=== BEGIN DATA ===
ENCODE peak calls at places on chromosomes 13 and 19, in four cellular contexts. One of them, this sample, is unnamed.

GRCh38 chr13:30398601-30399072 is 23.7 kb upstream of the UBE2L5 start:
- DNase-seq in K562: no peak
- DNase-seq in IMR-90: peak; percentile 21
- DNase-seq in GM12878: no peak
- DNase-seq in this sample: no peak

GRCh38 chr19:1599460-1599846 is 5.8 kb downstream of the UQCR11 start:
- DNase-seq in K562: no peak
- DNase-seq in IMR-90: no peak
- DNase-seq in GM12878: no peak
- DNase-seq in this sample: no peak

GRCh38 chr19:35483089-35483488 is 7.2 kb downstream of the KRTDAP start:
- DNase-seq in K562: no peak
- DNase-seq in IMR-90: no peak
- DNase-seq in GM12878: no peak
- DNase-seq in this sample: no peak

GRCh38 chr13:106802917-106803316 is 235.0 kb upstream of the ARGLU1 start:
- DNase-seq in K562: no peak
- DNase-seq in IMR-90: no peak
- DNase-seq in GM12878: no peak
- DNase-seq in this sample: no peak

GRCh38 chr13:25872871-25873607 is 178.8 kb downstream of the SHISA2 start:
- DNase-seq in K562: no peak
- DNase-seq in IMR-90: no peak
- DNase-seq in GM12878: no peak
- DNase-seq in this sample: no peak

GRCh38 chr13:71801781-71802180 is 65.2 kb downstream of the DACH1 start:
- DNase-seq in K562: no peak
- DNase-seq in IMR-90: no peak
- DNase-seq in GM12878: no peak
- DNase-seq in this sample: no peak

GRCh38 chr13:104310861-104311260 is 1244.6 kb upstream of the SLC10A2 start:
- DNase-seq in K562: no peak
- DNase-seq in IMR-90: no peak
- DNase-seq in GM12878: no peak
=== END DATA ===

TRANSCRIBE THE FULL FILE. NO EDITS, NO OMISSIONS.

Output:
ENCODE peak calls at places on chromosomes 13 and 19, in four cellular contexts. One of them, this sample, is unnamed.

GRCh38 chr13:30398601-30399072 is 23.7 kb upstream of the UBE2L5 start:
- DNase-seq in K562: no peak
- DNase-seq in IMR-90: peak; percentile 21
- DNase-seq in GM12878: no peak
- DNase-seq in this sample: no peak

GRCh38 chr19:1599460-1599846 is 5.8 kb downstream of the UQCR11 start:
- DNase-seq in K562: no peak
- DNase-seq in IMR-90: no peak
- DNase-seq in GM12878: no peak
- DNase-seq in this sample: no peak

GRCh38 chr19:35483089-35483488 is 7.2 kb downstream of the KRTDAP start:
- DNase-seq in K562: no peak
- DNase-seq in IMR-90: no peak
- DNase-seq in GM12878: no peak
- DNase-seq in this sample: no peak

GRCh38 chr13:106802917-106803316 is 235.0 kb upstream of the ARGLU1 start:
- DNase-seq in K562: no peak
- DNase-seq in IMR-90: no peak
- DNase-seq in GM12878: no peak
- DNase-seq in this sample: no peak

GRCh38 chr13:25872871-25873607 is 178.8 kb downstream of the SHISA2 start:
- DNase-seq in K562: no peak
- DNase-seq in IMR-90: no peak
- DNase-seq in GM12878: no peak
- DNase-seq in this sample: no peak

GRCh38 chr13:71801781-71802180 is 65.2 kb downstream of the DACH1 start:
- DNase-seq in K562: no peak
- DNase-seq in IMR-90: no peak
- DNase-seq in GM12878: no peak
- DNase-seq in this sample: no peak

GRCh38 chr13:104310861-104311260 is 1244.6 kb upstream of the SLC10A2 start:
- DNase-seq in K562: no peak
- DNase-seq in IMR-90: no peak
- DNase-seq in GM12878: no peak